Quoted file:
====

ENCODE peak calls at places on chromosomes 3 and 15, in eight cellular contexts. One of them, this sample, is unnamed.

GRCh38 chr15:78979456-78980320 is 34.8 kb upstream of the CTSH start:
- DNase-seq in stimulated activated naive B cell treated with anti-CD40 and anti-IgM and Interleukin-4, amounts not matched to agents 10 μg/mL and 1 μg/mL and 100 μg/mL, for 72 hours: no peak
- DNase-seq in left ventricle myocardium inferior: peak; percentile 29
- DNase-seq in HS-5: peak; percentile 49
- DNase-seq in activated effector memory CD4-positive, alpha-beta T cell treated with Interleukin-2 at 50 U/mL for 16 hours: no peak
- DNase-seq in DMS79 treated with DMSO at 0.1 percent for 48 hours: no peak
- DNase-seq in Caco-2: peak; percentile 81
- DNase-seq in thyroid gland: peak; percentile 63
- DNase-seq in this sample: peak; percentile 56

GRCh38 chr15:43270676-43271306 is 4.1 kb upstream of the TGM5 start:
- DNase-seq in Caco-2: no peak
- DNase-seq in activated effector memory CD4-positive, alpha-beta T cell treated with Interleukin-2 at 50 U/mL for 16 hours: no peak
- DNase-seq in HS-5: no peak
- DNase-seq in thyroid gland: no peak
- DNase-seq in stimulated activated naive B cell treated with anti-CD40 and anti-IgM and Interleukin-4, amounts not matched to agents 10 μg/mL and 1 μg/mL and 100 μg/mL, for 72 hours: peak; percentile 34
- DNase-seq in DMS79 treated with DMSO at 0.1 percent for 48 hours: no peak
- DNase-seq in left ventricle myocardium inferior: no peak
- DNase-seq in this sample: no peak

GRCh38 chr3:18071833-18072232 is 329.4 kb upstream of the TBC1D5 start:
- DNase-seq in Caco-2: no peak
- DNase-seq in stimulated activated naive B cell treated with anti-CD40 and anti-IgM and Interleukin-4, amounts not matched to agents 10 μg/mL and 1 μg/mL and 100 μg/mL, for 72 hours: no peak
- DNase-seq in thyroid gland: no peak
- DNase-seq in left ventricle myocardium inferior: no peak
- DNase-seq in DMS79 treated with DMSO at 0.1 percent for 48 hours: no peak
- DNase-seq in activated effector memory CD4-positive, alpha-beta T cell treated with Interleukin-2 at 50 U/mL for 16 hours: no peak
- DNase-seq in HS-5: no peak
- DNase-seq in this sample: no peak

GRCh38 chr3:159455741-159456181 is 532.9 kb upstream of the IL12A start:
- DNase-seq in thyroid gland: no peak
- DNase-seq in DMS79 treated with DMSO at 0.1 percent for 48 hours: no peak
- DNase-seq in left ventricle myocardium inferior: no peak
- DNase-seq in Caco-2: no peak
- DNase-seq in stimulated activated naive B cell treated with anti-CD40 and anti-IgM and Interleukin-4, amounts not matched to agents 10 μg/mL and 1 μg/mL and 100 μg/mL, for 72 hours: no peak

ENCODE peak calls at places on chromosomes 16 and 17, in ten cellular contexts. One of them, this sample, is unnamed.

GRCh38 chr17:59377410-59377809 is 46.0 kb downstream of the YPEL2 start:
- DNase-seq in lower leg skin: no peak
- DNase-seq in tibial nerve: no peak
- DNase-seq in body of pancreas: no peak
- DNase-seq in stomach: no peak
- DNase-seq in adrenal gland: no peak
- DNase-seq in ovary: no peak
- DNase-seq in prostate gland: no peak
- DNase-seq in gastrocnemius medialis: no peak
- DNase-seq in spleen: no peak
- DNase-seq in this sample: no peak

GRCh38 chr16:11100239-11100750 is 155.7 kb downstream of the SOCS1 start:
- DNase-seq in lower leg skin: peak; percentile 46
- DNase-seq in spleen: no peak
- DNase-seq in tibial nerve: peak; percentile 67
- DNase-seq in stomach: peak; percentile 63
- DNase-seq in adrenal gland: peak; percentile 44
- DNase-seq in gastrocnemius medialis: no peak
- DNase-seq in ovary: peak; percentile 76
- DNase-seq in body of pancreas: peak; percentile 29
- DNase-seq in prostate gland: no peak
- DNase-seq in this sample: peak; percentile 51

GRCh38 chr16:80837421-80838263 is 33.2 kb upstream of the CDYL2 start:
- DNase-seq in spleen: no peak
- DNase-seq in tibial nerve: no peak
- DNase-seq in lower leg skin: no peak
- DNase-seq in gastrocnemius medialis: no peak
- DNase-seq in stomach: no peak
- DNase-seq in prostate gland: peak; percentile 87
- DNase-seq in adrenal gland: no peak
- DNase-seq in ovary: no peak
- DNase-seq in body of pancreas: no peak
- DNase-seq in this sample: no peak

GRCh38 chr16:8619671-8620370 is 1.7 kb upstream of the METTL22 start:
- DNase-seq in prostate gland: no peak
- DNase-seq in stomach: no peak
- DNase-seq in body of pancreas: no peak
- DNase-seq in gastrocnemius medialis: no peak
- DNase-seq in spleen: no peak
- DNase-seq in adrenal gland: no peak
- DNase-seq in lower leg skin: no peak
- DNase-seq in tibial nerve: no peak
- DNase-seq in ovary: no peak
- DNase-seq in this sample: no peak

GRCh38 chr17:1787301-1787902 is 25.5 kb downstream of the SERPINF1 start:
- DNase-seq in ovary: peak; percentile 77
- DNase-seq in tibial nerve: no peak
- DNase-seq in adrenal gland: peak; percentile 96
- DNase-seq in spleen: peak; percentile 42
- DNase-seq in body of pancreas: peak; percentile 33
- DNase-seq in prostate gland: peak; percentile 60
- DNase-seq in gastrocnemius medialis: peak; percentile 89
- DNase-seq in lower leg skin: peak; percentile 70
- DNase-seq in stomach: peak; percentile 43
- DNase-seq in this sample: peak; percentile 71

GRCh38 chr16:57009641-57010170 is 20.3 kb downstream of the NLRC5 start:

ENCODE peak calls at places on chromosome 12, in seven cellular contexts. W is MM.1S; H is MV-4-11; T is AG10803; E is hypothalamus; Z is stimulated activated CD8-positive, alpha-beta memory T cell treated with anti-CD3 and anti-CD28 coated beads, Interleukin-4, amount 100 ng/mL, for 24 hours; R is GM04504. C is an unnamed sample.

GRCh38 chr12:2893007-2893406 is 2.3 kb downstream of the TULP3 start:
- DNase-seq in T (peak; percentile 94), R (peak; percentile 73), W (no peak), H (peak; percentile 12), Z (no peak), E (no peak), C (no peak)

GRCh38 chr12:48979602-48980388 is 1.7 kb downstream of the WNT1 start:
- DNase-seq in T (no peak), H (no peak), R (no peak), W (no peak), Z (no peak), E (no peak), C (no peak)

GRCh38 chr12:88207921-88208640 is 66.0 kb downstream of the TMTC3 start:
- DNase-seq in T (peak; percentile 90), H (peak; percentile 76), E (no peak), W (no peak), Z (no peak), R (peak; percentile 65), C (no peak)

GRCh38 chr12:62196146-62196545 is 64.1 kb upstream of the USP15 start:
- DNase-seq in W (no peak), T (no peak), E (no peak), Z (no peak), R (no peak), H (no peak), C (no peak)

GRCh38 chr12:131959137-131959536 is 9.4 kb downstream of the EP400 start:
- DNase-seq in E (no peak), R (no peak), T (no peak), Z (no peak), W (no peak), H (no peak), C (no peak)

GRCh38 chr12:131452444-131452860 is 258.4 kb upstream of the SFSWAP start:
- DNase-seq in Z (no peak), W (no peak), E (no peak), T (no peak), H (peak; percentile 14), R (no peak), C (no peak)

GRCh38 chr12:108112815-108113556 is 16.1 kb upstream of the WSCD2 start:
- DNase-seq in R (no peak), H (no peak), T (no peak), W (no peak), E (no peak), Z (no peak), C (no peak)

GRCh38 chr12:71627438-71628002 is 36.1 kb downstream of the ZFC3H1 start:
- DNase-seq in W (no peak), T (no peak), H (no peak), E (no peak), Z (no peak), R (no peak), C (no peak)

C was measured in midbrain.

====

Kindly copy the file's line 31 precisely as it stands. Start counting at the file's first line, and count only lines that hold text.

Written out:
- DNase-seq in DMS79 treated with DMSO at 0.1 percent for 48 hours: no peak